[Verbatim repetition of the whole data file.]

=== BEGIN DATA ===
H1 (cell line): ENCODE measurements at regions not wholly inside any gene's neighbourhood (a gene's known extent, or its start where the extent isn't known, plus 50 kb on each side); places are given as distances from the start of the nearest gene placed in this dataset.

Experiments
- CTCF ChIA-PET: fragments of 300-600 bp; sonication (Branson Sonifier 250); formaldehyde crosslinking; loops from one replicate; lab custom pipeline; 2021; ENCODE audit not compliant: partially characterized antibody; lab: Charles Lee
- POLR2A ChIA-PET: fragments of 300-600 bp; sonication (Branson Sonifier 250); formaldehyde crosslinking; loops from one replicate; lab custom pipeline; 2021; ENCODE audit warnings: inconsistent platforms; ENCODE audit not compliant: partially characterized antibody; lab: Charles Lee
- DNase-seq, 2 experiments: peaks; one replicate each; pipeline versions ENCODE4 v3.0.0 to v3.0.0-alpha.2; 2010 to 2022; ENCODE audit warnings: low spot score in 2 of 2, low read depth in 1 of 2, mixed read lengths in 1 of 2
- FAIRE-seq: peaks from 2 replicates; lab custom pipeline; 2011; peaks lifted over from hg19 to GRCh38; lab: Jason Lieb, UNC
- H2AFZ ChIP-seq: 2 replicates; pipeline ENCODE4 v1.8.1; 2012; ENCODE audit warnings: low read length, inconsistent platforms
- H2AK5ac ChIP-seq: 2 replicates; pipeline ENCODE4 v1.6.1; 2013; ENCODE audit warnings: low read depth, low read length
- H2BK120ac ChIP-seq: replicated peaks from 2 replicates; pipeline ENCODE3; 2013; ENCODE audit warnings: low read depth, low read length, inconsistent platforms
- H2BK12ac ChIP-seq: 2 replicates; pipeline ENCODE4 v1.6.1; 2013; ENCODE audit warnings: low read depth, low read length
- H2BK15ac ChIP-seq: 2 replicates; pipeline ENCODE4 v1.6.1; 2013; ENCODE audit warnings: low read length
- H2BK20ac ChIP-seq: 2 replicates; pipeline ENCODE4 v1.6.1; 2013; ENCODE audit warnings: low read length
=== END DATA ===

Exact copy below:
H1 (cell line): ENCODE measurements at regions not wholly inside any gene's neighbourhood (a gene's known extent, or its start where the extent isn't known, plus 50 kb on each side); places are given as distances from the start of the nearest gene placed in this dataset.

Experiments
- CTCF ChIA-PET: fragments of 300-600 bp; sonication (Branson Sonifier 250); formaldehyde crosslinking; loops from one replicate; lab custom pipeline; 2021; ENCODE audit not compliant: partially characterized antibody; lab: Charles Lee
- POLR2A ChIA-PET: fragments of 300-600 bp; sonication (Branson Sonifier 250); formaldehyde crosslinking; loops from one replicate; lab custom pipeline; 2021; ENCODE audit warnings: inconsistent platforms; ENCODE audit not compliant: partially characterized antibody; lab: Charles Lee
- DNase-seq, 2 experiments: peaks; one replicate each; pipeline versions ENCODE4 v3.0.0 to v3.0.0-alpha.2; 2010 to 2022; ENCODE audit warnings: low spot score in 2 of 2, low read depth in 1 of 2, mixed read lengths in 1 of 2
- FAIRE-seq: peaks from 2 replicates; lab custom pipeline; 2011; peaks lifted over from hg19 to GRCh38; lab: Jason Lieb, UNC
- H2AFZ ChIP-seq: 2 replicates; pipeline ENCODE4 v1.8.1; 2012; ENCODE audit warnings: low read length, inconsistent platforms
- H2AK5ac ChIP-seq: 2 replicates; pipeline ENCODE4 v1.6.1; 2013; ENCODE audit warnings: low read depth, low read length
- H2BK120ac ChIP-seq: replicated peaks from 2 replicates; pipeline ENCODE3; 2013; ENCODE audit warnings: low read depth, low read length, inconsistent platforms
- H2BK12ac ChIP-seq: 2 replicates; pipeline ENCODE4 v1.6.1; 2013; ENCODE audit warnings: low read depth, low read length
- H2BK15ac ChIP-seq: 2 replicates; pipeline ENCODE4 v1.6.1; 2013; ENCODE audit warnings: low read length
- H2BK20ac ChIP-seq: 2 replicates; pipeline ENCODE4 v1.6.1; 2013; ENCODE audit warnings: low read length